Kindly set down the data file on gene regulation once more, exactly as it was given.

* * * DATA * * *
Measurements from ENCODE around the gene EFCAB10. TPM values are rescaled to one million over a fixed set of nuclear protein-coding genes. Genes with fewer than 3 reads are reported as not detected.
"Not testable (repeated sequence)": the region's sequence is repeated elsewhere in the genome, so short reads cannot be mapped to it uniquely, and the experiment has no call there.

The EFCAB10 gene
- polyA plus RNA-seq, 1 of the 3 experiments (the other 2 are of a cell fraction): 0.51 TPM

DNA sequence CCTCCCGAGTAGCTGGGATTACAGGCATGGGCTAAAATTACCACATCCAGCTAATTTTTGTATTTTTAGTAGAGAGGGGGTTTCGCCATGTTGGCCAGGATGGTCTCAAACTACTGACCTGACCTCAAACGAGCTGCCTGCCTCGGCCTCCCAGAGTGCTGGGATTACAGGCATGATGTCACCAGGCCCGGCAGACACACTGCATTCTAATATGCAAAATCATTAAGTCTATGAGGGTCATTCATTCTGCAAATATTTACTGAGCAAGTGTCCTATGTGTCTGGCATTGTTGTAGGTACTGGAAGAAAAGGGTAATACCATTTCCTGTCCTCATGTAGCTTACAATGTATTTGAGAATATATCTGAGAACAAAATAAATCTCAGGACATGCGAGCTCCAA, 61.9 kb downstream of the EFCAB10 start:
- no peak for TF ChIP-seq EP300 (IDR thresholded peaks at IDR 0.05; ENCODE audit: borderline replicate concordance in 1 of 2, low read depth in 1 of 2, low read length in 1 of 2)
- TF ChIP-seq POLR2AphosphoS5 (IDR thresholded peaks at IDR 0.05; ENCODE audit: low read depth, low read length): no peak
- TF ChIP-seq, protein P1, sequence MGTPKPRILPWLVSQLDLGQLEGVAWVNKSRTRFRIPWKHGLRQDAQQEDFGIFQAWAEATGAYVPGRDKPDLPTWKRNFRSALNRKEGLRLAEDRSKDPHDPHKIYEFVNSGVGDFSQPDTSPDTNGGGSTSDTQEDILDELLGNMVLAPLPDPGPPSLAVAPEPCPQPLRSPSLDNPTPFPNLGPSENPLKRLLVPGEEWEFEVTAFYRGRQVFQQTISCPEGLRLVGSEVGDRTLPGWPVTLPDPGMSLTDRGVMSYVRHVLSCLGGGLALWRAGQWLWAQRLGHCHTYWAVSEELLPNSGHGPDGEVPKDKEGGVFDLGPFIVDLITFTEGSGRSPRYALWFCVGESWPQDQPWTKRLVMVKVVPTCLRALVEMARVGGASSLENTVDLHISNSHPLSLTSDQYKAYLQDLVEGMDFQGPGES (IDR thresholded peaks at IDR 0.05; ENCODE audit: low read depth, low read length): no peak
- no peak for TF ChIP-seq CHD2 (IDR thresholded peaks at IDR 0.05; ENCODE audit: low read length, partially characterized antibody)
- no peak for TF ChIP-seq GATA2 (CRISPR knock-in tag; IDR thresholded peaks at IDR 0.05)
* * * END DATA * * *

Measurements from ENCODE around the gene EFCAB10. TPM values are rescaled to one million over a fixed set of nuclear protein-coding genes. Genes with fewer than 3 reads are reported as not detected.
"Not testable (repeated sequence)": the region's sequence is repeated elsewhere in the genome, so short reads cannot be mapped to it uniquely, and the experiment has no call there.

The EFCAB10 gene
- polyA plus RNA-seq, 1 of the 3 experiments (the other 2 are of a cell fraction): 0.51 TPM

DNA sequence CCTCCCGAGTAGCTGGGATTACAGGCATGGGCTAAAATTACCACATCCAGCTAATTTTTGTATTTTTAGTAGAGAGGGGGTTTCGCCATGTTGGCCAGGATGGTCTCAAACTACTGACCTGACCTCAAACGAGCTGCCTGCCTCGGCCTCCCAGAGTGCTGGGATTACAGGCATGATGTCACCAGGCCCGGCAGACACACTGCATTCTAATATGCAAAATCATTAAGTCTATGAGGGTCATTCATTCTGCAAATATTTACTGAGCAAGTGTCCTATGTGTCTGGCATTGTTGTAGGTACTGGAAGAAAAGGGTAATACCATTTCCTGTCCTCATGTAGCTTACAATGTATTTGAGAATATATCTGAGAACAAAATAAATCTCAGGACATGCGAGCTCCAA, 61.9 kb downstream of the EFCAB10 start:
- no peak for TF ChIP-seq EP300 (IDR thresholded peaks at IDR 0.05; ENCODE audit: borderline replicate concordance in 1 of 2, low read depth in 1 of 2, low read length in 1 of 2)
- TF ChIP-seq POLR2AphosphoS5 (IDR thresholded peaks at IDR 0.05; ENCODE audit: low read depth, low read length): no peak
- TF ChIP-seq, protein P1, sequence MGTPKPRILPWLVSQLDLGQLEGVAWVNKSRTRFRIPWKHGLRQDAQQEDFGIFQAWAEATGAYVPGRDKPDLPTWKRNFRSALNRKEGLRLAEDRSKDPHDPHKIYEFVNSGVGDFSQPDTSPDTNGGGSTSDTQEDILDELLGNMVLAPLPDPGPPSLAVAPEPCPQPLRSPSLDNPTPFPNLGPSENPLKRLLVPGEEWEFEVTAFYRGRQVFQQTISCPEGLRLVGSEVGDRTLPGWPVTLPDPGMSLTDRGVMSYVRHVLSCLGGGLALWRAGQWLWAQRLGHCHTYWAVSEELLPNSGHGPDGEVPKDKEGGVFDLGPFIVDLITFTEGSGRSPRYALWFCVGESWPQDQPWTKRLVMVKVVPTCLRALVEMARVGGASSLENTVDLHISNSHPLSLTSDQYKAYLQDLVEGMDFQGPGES (IDR thresholded peaks at IDR 0.05; ENCODE audit: low read depth, low read length): no peak
- no peak for TF ChIP-seq CHD2 (IDR thresholded peaks at IDR 0.05; ENCODE audit: low read length, partially characterized antibody)
- no peak for TF ChIP-seq GATA2 (CRISPR knock-in tag; IDR thresholded peaks at IDR 0.05)